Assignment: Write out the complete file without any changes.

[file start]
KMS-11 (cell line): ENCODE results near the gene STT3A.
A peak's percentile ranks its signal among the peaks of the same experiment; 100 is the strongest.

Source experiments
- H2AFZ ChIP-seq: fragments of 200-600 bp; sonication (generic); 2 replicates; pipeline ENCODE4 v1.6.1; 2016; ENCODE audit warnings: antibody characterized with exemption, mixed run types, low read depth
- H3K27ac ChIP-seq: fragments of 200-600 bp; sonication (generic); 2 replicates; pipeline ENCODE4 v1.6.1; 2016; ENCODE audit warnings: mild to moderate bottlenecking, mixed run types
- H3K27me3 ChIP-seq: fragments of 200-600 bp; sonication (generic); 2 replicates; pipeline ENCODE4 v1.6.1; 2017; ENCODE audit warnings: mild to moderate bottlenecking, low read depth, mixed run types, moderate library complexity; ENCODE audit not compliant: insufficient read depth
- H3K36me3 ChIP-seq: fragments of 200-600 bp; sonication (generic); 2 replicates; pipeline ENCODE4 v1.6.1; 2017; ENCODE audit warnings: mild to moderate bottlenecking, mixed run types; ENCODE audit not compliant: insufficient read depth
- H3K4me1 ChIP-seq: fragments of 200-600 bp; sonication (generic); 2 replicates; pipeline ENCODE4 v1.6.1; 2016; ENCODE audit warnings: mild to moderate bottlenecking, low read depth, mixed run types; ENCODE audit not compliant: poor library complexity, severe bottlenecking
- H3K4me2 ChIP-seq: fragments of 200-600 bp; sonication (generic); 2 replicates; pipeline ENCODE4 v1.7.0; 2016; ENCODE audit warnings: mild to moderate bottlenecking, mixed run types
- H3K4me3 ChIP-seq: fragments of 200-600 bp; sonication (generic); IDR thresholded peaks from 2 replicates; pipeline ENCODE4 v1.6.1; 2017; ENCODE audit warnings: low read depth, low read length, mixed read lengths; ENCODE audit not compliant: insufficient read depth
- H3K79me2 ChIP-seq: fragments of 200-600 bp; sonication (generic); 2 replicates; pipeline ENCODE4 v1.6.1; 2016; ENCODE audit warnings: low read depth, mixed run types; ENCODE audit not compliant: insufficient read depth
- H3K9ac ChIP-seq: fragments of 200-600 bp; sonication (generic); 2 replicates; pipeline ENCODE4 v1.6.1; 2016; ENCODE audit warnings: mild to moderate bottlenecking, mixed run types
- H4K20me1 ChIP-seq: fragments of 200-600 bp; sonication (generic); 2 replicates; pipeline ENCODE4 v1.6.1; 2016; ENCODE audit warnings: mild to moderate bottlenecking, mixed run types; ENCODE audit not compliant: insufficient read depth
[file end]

KMS-11 (cell line): ENCODE results near the gene STT3A.
A peak's percentile ranks its signal among the peaks of the same experiment; 100 is the strongest.

Source experiments
- H2AFZ ChIP-seq: fragments of 200-600 bp; sonication (generic); 2 replicates; pipeline ENCODE4 v1.6.1; 2016; ENCODE audit warnings: antibody characterized with exemption, mixed run types, low read depth
- H3K27ac ChIP-seq: fragments of 200-600 bp; sonication (generic); 2 replicates; pipeline ENCODE4 v1.6.1; 2016; ENCODE audit warnings: mild to moderate bottlenecking, mixed run types
- H3K27me3 ChIP-seq: fragments of 200-600 bp; sonication (generic); 2 replicates; pipeline ENCODE4 v1.6.1; 2017; ENCODE audit warnings: mild to moderate bottlenecking, low read depth, mixed run types, moderate library complexity; ENCODE audit not compliant: insufficient read depth
- H3K36me3 ChIP-seq: fragments of 200-600 bp; sonication (generic); 2 replicates; pipeline ENCODE4 v1.6.1; 2017; ENCODE audit warnings: mild to moderate bottlenecking, mixed run types; ENCODE audit not compliant: insufficient read depth
- H3K4me1 ChIP-seq: fragments of 200-600 bp; sonication (generic); 2 replicates; pipeline ENCODE4 v1.6.1; 2016; ENCODE audit warnings: mild to moderate bottlenecking, low read depth, mixed run types; ENCODE audit not compliant: poor library complexity, severe bottlenecking
- H3K4me2 ChIP-seq: fragments of 200-600 bp; sonication (generic); 2 replicates; pipeline ENCODE4 v1.7.0; 2016; ENCODE audit warnings: mild to moderate bottlenecking, mixed run types
- H3K4me3 ChIP-seq: fragments of 200-600 bp; sonication (generic); IDR thresholded peaks from 2 replicates; pipeline ENCODE4 v1.6.1; 2017; ENCODE audit warnings: low read depth, low read length, mixed read lengths; ENCODE audit not compliant: insufficient read depth
- H3K79me2 ChIP-seq: fragments of 200-600 bp; sonication (generic); 2 replicates; pipeline ENCODE4 v1.6.1; 2016; ENCODE audit warnings: low read depth, mixed run types; ENCODE audit not compliant: insufficient read depth
- H3K9ac ChIP-seq: fragments of 200-600 bp; sonication (generic); 2 replicates; pipeline ENCODE4 v1.6.1; 2016; ENCODE audit warnings: mild to moderate bottlenecking, mixed run types
- H4K20me1 ChIP-seq: fragments of 200-600 bp; sonication (generic); 2 replicates; pipeline ENCODE4 v1.6.1; 2016; ENCODE audit warnings: mild to moderate bottlenecking, mixed run types; ENCODE audit not compliant: insufficient read depth